Try to imagine a ton of trash. Now imagine that trash strewn across just a half-mile section of a creek that flows to San Francisco Bay. Not a pretty sight, but that’s what 66 volunteers encountered on National River Cleanup Day at Coyote Creek in San Jose. Save The Bay, along with local community group Friends of Watson Park collected roughly 2,350 pounds of trash from the banks of the creek, which flows alongside Watson Park.
It was heart breaking to see the amount of trash polluting this section of Coyote Creek. Many of our local creeks flow directly into the Bay untreated, which means trash and other pollutants also flow into the Bay and its surrounding wetlands, impacting wildlife and presenting a public health threat to trail users. Trash is a quality of life and environmental issue that has become so serious around the Bay that the Regional Water Quality Control Board – an agency that enforces water pollution laws in our region – is requiring cities to eliminate trash from their storm drains, creeks, and Bay shoreline areas by 2022. Not only that, cities have to show that they’ve made some progress and reduced trash by 40% by July of this year. That means the City of San Jose must work quickly to find innovative solutions to the trash problem we witnessed on Saturday morning. It’s not an easy task, but it’s an important one.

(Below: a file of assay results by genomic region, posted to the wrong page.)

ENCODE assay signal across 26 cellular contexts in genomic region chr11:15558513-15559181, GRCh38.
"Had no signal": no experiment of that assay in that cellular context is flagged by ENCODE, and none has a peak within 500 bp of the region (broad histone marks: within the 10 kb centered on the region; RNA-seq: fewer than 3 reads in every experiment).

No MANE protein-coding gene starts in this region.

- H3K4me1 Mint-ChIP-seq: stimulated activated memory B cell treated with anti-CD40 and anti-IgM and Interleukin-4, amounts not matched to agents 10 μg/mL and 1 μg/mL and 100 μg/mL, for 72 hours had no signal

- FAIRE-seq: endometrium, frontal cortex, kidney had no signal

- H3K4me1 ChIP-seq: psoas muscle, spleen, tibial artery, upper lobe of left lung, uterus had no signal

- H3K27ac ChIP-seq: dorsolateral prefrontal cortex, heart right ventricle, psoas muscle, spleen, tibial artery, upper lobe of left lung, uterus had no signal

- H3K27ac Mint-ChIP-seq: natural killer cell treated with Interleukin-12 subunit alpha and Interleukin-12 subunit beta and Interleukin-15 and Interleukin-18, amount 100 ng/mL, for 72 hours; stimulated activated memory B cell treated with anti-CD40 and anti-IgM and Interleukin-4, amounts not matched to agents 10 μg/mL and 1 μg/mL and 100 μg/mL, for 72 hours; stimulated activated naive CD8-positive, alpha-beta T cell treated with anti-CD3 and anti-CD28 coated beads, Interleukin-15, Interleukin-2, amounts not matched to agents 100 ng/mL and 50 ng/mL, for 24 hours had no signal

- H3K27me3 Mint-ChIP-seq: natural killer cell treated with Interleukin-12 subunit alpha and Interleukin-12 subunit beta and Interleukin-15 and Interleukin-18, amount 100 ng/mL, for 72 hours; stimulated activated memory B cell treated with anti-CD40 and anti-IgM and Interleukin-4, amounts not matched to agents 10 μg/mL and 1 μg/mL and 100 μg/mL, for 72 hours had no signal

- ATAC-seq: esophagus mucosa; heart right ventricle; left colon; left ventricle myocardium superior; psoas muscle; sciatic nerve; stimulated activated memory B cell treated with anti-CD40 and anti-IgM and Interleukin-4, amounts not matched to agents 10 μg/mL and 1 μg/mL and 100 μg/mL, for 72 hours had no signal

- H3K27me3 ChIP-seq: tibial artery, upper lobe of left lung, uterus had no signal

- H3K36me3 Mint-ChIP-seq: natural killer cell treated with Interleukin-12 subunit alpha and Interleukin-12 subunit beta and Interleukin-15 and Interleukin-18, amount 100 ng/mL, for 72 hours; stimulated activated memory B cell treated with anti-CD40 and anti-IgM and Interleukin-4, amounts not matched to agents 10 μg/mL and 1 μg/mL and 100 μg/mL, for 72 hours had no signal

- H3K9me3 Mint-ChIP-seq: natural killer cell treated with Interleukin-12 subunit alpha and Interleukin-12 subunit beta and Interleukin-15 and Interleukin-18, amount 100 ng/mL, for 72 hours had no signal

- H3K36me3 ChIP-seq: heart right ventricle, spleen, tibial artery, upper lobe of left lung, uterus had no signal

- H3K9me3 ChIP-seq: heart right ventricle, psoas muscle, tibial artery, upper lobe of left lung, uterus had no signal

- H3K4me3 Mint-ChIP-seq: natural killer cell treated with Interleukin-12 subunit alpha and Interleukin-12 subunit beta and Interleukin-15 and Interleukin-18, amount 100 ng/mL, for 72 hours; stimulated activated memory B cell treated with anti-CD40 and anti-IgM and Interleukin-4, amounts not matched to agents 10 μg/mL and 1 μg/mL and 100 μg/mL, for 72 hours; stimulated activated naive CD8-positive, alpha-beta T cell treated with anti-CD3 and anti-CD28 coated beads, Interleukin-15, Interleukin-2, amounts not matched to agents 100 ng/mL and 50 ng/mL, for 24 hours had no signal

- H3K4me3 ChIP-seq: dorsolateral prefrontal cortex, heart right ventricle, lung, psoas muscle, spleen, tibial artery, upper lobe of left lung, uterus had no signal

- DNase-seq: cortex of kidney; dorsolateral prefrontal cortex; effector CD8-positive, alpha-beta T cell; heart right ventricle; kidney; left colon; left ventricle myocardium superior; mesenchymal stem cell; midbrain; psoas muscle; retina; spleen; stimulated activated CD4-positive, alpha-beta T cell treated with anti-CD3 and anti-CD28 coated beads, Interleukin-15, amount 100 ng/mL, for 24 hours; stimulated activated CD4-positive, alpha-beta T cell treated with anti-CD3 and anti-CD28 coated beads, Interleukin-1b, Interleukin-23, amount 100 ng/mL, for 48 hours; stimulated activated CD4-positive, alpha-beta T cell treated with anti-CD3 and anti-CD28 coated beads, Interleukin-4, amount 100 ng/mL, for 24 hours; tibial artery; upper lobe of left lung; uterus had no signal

Events like National River Cleanup Day provide an opportunity to highlight the trash problem in our creeks and the places most in need of attention. Removing the trash is important, but the ultimate solution is preventing it from ending up there in the first place. That’s why Save The Bay has supported cities in banning plastic bags and Styrofoam, and why we are now working to keep cigarette butts out of the Bay. Check out our Pollution Prevention page to learn more about what we’re doing to keep pollution out of the Bay: http://www.savesfbay.org/prevent-pollution-0